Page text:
Should You Use A Revocable Or Irrevocable Trust?

Posted on: 17 July 2023


Trusts are an important estate planning tool. They achieve a range of goals, but they can also be confusing. To help you choose and use a trust to your best advantage, here's what you need to know about revocable and irrevocable trusts. 

What Is a Revocable Trust?

Revocable trusts are those whose terms can be changed after they begin. They're often referred to as living trusts or living revocable trusts. This is due to the fact that they are established while the grantor/trustee is living and can be revoked (terminated) at any time by that person. 

For estate planning, revocable trusts are relatively easy tools to keep assets out of probate when a person passes. They protect privacy and ensure that the beneficiaries of the trust have continuity of care. 

What Is an Irrevocable Trust?

As its name indicates, an irrevocable trust cannot be changed once it starts. The trustee — first the grantor and then the successor trustee — can only manage or distribute the trust as its original terms indicate. Revocable living trusts become irrevocable trusts when the grantor who funded them passes away. At that point, no further changes can be made. 

What Distinguishes Both Types?

The good news is that both trusts provide some of the same benefits. They both transfer assets that are in the trust to the beneficiaries outside of probate. This protects privacy, reduces probate costs, and simplifies the inheritance process. In addition, both types of trust protect the grantor's privacy by distancing assets from the person.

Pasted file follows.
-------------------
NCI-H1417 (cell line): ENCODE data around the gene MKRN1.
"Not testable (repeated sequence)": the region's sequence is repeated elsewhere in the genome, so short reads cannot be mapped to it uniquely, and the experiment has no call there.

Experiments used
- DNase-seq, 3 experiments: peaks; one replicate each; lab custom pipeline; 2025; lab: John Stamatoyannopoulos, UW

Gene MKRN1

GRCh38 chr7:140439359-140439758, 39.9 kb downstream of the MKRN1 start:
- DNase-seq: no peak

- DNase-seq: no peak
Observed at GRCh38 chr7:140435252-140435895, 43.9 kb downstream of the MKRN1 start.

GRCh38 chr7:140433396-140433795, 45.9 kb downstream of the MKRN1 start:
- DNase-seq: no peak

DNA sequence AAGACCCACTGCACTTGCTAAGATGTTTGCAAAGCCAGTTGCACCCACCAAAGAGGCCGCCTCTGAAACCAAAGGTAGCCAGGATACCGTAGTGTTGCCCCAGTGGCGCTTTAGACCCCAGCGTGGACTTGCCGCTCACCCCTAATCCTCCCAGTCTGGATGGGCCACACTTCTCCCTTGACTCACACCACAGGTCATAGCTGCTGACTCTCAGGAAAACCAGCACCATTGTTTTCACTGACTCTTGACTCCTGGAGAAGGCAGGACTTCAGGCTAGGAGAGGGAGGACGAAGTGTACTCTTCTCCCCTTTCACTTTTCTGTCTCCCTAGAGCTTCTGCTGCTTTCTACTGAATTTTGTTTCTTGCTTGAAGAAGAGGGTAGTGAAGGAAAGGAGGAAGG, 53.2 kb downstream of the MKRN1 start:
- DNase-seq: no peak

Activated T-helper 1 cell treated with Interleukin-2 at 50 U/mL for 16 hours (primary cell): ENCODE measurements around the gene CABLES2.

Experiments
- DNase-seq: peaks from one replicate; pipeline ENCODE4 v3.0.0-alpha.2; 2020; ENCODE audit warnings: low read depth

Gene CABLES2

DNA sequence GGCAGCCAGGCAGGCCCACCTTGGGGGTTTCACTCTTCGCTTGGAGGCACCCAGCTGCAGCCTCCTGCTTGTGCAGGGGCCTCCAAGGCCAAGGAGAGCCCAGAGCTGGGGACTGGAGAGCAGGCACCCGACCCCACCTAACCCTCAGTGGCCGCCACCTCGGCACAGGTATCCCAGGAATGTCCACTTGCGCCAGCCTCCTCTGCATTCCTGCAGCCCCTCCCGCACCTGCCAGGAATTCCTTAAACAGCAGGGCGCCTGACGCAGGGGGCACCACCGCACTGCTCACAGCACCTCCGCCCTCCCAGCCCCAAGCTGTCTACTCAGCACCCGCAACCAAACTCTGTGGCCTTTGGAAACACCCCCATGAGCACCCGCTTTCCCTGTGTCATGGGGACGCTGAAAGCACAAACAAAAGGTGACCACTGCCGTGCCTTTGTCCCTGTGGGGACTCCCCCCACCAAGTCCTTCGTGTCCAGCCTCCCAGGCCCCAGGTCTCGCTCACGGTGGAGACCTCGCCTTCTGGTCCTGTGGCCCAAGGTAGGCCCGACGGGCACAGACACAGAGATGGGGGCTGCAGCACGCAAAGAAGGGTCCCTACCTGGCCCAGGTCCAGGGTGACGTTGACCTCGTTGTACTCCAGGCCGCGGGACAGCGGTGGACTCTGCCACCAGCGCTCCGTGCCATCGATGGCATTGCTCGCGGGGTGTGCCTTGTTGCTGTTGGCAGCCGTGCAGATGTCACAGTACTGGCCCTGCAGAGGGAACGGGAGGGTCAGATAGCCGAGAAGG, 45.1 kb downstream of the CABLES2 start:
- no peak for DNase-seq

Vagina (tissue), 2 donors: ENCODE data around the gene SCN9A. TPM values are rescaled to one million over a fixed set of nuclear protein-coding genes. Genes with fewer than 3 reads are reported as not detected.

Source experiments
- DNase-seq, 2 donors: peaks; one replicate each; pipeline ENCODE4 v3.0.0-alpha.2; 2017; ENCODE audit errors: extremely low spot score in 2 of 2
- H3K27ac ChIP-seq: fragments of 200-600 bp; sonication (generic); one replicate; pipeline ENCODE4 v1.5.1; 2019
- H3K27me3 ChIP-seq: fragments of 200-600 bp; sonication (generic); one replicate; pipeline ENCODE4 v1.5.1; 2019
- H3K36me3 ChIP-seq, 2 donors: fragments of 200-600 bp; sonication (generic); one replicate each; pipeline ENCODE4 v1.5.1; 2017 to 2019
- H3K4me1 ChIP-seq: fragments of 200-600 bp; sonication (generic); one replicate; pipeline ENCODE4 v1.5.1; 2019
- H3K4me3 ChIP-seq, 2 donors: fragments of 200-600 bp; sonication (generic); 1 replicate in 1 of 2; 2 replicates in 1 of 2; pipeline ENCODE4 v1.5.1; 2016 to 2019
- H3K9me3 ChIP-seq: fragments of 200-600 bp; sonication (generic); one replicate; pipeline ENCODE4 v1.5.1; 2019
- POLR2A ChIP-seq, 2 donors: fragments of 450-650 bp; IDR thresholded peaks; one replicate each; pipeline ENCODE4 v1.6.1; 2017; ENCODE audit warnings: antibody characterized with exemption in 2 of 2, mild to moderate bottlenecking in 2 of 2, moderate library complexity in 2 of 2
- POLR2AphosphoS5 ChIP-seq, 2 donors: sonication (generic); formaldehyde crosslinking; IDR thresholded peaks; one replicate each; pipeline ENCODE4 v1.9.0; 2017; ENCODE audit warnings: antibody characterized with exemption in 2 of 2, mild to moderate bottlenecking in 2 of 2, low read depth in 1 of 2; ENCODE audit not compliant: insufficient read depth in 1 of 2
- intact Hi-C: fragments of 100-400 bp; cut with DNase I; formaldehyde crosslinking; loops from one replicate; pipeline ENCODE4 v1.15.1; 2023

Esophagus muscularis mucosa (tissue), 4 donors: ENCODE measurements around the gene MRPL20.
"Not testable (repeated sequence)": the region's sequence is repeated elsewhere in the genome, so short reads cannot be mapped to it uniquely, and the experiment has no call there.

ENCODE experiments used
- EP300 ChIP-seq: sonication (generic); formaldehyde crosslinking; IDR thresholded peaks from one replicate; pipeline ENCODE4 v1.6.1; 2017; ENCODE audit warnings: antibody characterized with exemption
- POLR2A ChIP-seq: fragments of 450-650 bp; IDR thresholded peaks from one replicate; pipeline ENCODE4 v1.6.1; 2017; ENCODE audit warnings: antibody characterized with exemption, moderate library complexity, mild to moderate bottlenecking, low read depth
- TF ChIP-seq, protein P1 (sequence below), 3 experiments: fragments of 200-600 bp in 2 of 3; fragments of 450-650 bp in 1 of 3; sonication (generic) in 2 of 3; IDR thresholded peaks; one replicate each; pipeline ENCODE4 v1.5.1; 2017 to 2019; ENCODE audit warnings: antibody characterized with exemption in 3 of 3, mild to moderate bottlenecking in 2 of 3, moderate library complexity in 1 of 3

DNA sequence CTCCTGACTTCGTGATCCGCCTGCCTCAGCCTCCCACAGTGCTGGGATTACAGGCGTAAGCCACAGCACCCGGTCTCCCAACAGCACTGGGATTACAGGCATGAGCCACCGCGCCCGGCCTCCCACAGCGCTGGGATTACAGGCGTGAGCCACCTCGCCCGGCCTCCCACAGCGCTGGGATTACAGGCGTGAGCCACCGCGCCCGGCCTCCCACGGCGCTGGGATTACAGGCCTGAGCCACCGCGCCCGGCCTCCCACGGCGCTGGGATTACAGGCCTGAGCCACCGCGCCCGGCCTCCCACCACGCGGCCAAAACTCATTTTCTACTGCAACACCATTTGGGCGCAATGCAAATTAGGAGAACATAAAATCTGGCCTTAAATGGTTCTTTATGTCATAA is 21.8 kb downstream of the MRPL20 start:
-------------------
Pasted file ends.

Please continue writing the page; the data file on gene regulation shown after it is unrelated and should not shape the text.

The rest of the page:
However, revocable trusts are still considered assets of the grantor. Creditors can go after revocable trust assets to satisfy debts if necessary. And the grantor will owe taxes on trust income as part of their personal tax bill. Irrevocable trusts are separate entities from the person for legal and financial purposes. 

When Should You Use Each?

As mentioned, the right trust depends on your goals. If you want to reduce your personal tax bill or guarantee that an asset won't be seized for other debts, you may need an irrevocable trust. Want to protect different business assets, such as rental units, or protect the assets of someone with special needs? You may want an irrevocable trust. 

On the other hand, a living trust ensures you maintain control over your assets while alive. But it still protects them and provides a seamless transition for your heirs after you pass away. If your goal is just to avoid probate, revocable trusts may be all you need. 

Where Can You Start?

Start by learning more about the types of trusts available to you in your home state. Meet with an estate planning attorney today to learn more.